VIEW FROM OVERSEAS
U.S. Political Drama Compels -- and Baffles
Saturday, January 12, 2008
LONDON, Jan. 11 -- John Mbugua, 56, a taxi driver in Mombasa, Kenya, woke himself at 3 a.m. the day of the Iowa caucuses and flipped on CNN. He said he watched for hours, not understanding precisely what or where Iowa was but thrilled about the victory of Barack Obama, the first U.S. presidential contender with Kenyan roots.
"I have never been interested in the elections before," Mbugua, who also got up at 4 a.m. to watch the New Hampshire primary results, said in a telephone interview. "But now everybody is watching. Everybody feels that Kenya has a stake in the outcome of the U.S. election."
From Mombasa's sandy shores on the Indian Ocean to the hot tubs of Reykjavik, Iceland, the U.S. primary elections are creating unprecedented interest and excitement in a global audience that normally doesn't tune in until the general election in November.
This year's wide-open primary season, filled with big personalities and dramatic story lines, has created an eager global audience that suddenly knows its Hillary from its Huckabee.
"It's a great spectacle, and people are avidly devouring it," said Jeremy O'Grady, editor in chief of the Week, a British magazine. O'Grady said major British newspapers this week alone have devoted more than 87 pages to news of the U.S. primaries, including 22 front-page stories -- exceptionally intense coverage of a foreign news event. More than 700 correspondents from 50 countries covered the Iowa and New Hampshire events.
A popular BBC radio program, "World Have Your Say," devoted an hour this week to parsing how pollsters wrongly predicted that Obama, an Illinois senator, would win the Democratic primary in New Hampshire. The show attracted detailed and nuanced calls and text messages from Romania, South Africa, Liberia and other countries.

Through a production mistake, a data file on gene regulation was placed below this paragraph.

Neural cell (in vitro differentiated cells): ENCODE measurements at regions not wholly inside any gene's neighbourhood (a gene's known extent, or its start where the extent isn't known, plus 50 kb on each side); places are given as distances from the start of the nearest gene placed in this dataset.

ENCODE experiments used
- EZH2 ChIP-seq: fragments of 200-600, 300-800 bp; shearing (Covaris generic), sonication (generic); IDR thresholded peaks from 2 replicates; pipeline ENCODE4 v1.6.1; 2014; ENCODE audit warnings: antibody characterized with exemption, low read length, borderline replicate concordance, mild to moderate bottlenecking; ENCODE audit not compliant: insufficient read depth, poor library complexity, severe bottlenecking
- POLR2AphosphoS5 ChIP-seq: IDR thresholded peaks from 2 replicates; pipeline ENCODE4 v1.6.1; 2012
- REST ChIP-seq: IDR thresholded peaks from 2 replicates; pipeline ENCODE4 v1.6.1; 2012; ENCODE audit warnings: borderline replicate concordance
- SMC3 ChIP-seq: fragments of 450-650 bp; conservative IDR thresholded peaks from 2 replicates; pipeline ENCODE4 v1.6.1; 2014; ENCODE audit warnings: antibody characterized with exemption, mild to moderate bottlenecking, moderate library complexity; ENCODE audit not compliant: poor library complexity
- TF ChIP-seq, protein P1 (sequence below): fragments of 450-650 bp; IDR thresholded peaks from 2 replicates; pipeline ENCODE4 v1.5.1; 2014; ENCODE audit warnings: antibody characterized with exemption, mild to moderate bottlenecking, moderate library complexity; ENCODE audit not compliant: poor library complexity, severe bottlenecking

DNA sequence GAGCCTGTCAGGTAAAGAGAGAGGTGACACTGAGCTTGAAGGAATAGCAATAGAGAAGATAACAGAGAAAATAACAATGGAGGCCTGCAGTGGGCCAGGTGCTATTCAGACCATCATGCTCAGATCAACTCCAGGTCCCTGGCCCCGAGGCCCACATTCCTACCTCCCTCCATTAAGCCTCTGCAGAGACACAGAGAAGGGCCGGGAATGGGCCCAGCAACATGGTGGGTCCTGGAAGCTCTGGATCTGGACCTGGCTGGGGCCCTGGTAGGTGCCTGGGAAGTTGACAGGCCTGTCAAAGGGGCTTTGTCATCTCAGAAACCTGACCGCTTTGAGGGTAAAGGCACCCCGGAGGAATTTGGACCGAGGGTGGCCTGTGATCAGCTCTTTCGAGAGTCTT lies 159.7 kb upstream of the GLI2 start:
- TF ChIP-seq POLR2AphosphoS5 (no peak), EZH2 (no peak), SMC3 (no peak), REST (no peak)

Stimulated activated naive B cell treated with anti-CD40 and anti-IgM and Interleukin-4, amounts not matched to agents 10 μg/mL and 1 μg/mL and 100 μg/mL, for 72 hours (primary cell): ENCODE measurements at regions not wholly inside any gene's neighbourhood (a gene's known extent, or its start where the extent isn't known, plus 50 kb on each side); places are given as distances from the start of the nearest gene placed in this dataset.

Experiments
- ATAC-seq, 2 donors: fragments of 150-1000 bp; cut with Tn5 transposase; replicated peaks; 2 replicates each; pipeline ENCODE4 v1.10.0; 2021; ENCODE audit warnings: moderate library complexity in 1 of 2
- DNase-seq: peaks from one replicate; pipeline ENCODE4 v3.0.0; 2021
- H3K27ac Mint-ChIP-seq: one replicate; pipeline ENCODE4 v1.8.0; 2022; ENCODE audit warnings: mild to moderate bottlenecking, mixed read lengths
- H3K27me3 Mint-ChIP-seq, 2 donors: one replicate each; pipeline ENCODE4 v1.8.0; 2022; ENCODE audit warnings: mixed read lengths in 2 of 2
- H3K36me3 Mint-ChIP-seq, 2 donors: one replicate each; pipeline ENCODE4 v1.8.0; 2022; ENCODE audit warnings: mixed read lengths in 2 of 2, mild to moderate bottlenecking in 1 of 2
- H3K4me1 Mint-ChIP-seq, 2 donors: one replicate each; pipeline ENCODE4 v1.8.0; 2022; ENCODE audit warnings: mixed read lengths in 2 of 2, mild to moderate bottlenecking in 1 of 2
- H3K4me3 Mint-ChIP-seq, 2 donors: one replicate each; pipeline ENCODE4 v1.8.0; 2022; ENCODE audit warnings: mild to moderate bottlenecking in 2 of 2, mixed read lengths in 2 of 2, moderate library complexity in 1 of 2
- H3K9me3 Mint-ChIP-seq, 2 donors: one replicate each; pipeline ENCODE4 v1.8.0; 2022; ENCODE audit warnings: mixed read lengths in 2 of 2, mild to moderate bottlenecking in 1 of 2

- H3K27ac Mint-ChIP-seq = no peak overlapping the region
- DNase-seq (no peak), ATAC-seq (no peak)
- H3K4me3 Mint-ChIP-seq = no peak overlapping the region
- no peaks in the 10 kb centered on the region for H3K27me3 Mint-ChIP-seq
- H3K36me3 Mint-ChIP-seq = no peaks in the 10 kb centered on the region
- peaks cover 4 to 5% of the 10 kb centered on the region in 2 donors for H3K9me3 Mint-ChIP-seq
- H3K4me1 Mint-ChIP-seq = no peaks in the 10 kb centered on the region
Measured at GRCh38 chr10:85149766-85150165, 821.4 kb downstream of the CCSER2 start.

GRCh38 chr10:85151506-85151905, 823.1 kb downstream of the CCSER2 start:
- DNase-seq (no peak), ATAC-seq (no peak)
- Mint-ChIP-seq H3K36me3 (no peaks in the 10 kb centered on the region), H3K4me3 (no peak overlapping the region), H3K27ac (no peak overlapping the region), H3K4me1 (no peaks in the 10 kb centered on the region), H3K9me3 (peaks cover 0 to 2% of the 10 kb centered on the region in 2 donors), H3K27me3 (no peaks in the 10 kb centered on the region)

About 1.5 million people visited the BBC Web page reporting the win by Sen. Hillary Rodham Clinton (N.Y.) over Obama in New Hampshire, making it one of the most-read stories in months, a BBC spokesman said.
"The candidates have more iconic status than usual," O'Grady said. "They are almost like superhero cartoons: the Mormon, the woman, the black, the millionaire, the war hero. . . . We do love a good show over here.
"Love it or loathe it, this is still a world dominated by one great power," he said. "Even if we can't influence the election, we want to see how it turns out."
Some of the interest is simply partisan cheerleading. In Ireland, Clinton has great support partly because many people fondly recall the role of her husband, then-President Bill Clinton, in helping achieve a peace deal in Northern Ireland, said Tim Pat Coogan, a Dublin author and historian.
But much of the enthusiasm comes from anticipation of President Bush's departure, according to several analysts. U.S. prestige and popularity in much of the world have sunk to historic lows since Bush took office, over such issues as the Iraq war and climate change. Many analysts said the election has created high expectations that the new president will be more in tune with the rest of the world.
"In many capitals people have been waiting for this change for some time," said Rosa Balfour, a senior analyst at the European Policy Center, a Brussels-based research group.